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# Pulse Width Modulation for Power Converters. Principles and Practice. IEEE Press Series on Power Engineering

• ID: 2175390
• Book
• 744 Pages
• John Wiley and Sons Ltd
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An integrated and comprehensive theory of PWM

The selection of the best algorithm for optimum pulse width modulation is an important process that can result in improved converter efficiency, better load (motor) efficiency, and reduced electromagnetic interference. However, the identification of the best approach is a complex process requiring extensive mathematical manipulation.

Pulse Width Modulation for Power Converters: Principles and Practice is the first single–volume resource written to help researchers in the field attain a working knowledge of the subject. The authors bring together today’s seemingly diverse approaches into a single integrated and comprehensive theory of modulation.

The book provides a generalized approach to the fundamentals of PWM, looking at:

• Active switch pulse width determination
• Active switch pulse placement within a switching period
• Active switch pulse sequence between phase legs and across switching periods

The main benefit of this generalized concept is that once the common threads are identified, the selection of a modulation strategy for any converter topology becomes immediately clear, leaving only secondary factors, such as practical performance, cost, and difficulty of implementation to consider. Additionally, it allows the performance of any particular converter topology and PWM strategy to be quickly and easily identified without complex and time–consuming analysis. Pulse Width Modulation for Power Converters: Principles and Practice enables the reader to achieve optimum PWM results for any application.

Note: Product cover images may vary from those shown
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Preface.

Acknowledgments.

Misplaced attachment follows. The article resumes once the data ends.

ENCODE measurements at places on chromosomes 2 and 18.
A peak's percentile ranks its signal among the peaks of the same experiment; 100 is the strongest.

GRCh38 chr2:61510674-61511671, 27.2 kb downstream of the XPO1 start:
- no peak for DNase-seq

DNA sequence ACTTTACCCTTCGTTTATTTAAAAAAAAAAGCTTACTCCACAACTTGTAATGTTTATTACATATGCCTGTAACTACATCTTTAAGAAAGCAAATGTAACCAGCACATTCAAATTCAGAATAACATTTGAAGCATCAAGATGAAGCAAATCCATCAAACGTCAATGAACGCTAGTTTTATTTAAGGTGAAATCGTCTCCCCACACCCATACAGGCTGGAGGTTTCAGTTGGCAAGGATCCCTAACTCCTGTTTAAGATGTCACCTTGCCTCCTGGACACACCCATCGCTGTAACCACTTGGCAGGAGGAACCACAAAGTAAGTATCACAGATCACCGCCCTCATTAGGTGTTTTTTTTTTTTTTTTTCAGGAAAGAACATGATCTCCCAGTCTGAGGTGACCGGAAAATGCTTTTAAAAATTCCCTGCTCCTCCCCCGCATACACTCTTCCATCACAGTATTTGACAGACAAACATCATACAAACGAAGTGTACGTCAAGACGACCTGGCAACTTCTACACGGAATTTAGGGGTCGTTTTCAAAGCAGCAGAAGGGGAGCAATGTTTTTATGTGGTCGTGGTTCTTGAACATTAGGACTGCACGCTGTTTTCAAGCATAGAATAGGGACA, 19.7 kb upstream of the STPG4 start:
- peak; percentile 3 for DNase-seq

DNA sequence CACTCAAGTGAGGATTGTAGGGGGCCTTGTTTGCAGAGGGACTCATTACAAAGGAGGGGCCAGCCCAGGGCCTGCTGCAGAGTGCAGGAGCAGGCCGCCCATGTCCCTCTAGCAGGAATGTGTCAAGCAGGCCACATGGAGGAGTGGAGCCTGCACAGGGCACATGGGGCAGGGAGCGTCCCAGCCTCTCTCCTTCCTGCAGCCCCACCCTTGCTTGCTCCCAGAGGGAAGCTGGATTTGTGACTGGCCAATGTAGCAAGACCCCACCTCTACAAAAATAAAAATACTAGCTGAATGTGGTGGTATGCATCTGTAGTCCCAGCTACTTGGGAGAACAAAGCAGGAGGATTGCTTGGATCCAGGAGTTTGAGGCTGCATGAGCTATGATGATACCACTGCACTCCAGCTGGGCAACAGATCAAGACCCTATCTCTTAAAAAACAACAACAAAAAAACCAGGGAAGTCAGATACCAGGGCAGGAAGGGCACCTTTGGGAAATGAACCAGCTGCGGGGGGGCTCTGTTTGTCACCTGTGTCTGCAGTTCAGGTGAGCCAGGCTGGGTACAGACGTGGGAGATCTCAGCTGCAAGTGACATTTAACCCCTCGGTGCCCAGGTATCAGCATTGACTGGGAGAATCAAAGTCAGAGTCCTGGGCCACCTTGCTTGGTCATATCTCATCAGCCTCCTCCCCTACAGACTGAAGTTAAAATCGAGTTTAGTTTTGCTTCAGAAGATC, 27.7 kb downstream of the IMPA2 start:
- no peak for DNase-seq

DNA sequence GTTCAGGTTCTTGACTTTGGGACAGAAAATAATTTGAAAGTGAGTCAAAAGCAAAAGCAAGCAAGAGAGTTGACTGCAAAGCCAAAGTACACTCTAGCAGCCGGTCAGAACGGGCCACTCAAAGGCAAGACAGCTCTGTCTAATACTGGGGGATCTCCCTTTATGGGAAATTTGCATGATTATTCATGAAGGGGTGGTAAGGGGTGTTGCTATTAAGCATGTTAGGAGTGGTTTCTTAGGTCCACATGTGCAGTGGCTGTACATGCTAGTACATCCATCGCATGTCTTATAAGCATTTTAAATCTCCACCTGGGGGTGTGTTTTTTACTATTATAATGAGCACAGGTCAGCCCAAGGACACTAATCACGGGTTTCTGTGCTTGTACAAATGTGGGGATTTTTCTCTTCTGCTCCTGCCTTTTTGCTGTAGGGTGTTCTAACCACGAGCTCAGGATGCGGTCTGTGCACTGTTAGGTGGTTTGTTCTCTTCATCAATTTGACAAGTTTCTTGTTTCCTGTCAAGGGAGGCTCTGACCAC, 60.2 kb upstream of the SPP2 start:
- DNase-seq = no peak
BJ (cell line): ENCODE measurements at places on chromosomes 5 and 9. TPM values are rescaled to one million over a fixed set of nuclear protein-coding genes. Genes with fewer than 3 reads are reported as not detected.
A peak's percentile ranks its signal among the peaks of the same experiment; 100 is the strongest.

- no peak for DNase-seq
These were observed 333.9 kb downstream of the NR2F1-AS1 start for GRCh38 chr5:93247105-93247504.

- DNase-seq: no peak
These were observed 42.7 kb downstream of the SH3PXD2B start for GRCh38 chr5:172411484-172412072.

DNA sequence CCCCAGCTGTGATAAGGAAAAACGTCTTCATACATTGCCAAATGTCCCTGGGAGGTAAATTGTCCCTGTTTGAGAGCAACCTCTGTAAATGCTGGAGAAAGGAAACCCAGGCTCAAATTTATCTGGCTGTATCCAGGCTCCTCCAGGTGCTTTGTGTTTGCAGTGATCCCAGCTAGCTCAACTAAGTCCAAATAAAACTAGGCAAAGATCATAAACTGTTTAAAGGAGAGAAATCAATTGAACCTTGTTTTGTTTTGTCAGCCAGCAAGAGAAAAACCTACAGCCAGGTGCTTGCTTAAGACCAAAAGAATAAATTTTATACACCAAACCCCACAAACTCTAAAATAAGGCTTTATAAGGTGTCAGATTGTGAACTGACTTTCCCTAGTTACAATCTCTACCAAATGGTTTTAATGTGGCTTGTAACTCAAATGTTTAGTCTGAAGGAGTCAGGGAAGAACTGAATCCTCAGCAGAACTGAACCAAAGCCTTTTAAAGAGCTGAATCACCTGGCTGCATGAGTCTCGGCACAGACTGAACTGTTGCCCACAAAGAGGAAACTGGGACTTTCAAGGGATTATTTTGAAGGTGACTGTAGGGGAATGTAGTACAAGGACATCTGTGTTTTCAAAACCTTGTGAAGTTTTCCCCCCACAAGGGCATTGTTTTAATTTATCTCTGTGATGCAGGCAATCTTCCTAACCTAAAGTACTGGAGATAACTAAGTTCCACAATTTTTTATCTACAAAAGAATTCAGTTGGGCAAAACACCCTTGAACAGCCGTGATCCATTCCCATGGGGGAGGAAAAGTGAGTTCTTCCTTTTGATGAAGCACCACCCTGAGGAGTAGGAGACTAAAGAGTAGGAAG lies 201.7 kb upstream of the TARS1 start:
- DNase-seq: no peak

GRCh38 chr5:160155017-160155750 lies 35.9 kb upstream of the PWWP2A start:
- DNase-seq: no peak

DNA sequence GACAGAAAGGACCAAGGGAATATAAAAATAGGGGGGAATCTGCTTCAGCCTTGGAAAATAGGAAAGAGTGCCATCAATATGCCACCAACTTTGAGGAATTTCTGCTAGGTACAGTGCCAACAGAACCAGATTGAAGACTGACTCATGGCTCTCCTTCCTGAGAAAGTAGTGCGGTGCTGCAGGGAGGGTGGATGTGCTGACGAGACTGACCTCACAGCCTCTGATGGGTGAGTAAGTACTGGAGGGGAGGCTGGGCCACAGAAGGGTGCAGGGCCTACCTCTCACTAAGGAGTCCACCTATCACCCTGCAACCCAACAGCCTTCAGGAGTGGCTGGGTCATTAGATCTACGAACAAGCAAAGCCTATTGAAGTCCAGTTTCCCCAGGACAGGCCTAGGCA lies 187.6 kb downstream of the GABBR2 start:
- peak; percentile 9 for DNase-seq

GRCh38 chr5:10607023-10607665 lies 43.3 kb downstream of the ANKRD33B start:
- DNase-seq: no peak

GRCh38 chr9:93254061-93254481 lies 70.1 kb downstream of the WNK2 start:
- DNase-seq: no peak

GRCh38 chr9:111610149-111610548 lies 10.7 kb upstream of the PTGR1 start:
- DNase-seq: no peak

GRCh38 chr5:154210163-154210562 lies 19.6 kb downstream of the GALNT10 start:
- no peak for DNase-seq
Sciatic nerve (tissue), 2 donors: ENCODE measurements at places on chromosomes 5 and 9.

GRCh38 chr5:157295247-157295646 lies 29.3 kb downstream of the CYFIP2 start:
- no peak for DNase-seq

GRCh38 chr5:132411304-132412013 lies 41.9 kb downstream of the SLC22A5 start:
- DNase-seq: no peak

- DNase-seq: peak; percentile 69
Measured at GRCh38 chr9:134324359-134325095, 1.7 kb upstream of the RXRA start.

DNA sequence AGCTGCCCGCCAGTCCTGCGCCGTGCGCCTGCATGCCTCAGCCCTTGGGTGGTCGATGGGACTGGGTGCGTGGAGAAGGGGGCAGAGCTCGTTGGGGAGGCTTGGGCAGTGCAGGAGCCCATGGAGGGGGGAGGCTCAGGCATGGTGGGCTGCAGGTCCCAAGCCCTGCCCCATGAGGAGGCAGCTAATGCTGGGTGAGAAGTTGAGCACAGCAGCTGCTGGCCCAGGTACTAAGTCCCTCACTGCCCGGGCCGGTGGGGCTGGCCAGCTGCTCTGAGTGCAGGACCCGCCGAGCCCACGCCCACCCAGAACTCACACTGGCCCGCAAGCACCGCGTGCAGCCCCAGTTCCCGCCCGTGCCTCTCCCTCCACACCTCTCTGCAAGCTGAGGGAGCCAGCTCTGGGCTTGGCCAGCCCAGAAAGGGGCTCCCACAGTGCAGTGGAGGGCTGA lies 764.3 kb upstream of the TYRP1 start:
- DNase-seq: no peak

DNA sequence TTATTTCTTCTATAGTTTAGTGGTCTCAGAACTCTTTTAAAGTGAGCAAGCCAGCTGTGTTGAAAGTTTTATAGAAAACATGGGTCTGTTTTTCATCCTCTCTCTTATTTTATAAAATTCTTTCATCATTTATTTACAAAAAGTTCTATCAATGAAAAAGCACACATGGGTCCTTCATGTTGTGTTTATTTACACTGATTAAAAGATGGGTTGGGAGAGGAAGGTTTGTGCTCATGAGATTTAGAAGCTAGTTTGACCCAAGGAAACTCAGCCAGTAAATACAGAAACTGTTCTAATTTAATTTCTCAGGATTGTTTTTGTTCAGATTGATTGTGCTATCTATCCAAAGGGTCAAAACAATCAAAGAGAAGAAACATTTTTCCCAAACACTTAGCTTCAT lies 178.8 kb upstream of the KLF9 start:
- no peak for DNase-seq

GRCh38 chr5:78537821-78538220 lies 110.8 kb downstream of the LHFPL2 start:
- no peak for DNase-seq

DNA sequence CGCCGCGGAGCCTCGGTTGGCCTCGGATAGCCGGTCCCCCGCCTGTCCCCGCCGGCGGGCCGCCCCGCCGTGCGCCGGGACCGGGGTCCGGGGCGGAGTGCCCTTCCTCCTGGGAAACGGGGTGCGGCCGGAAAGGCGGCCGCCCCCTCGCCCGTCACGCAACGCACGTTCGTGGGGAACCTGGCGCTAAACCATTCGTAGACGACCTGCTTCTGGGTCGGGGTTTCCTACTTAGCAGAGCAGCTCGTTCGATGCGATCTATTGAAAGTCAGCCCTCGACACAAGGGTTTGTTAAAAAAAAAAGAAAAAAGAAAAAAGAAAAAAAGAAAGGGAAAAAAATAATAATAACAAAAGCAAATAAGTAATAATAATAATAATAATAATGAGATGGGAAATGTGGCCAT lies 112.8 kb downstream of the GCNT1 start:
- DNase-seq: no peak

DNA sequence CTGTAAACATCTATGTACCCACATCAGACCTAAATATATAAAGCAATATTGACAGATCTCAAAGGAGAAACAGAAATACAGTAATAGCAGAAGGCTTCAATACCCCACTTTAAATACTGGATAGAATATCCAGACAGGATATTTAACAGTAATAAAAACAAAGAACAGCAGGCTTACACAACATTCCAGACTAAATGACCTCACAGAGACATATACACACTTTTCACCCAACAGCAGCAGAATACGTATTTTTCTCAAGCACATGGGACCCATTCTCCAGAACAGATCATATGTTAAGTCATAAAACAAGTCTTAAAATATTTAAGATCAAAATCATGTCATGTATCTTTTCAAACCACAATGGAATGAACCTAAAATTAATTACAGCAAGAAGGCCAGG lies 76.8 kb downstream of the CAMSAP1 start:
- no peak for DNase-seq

Nomenclature.

Chapter 1: Introduction to Power Electronic Converters.

1.1 Basic Converter Topologies.

1.2 Voltage Source/Stiff Inverters.

1.3 Switching Function Representation of Three–Phase Converters.

1.4 Output Voltage Control.

1.5 Current Source/Stiff Inverters.

1.6 Concept of a Space Vector.

1.7 Three–Level Inverters.

1.8 Multilevel Inverter Topologies.

1.9 Summary.

Chapter 2: Harmonic Distortion.

2.1 Harmonic Voltage Distortion Factor.

2.2 Harmonic Current Distortion Factor.

2.3 Harmonic Distortion Factors for Three–Phase Inverters.

2.4 Choice of Performance Indicator.

2.5 WTHD of Three–Level Inverter.

2.7 Harmonic Distortion Weighting Factors for Induction Motor Load.

2.8 Example Calculation of Harmonic Losses.

2.9 WTHD Normalization for PWM Inverter Supply.

2.10 Summary.

Chapter 3: Modulation of One Inverter Phase Leg.

3.1 Fundamental Concepts of PWM.

3.2 Evaluation of PWM Schemes.

3.3 Double Fourier Integral Analysis of a Two–Level Pulse Width–Modulated Waveform.

3.4 Naturally Sampled Pulse Width Modulation.

3.5 PWM Analysis by Duty Cycle Variation.

3.6 Regular Sampled Pulse Width Modulation.

3.7 "Direct" Modulation.

3.8 Integer versus Non–Integer Frequency Ratios.

3.9 Review of PWM Variations.

3.10 Summary.

Chapter 4: Modulation of Single–Phase Voltage Source Inverters.

4.1 Topology of a Single–Phase Inverter.

4.2 Three–Level Modulation of a Single–Phase Inverter.

4.3 Analytic Calculation of Harmonic Losses.

4.4 Sideband Modulation.

4.5 Switched Pulse Position.

4.6 Switched Pulse Sequence.

4.7 Summary.

Chapter 5: Modulation of Three–Phase Voltage Source Inverters.

5.1 Topology of a Three–Phase Inverter (VSI).

5.2 Three–Phase Modulation with Sinusoidal References.

5.3 Third–Harmonic Reference Injection.

5.4 Analytic Calculation of Harmonic Losses.

5.5 Discontinuous Modulation Strategies.

5.6 Triplen Carrier Ratios and Subharmonics.

5.7 Summary.

Chapter 6: Zero Space Vector Placement Modulation Strategies.

6.1 Space Vector Modulation.

6.1.1 Principles of Space Vector Modulation.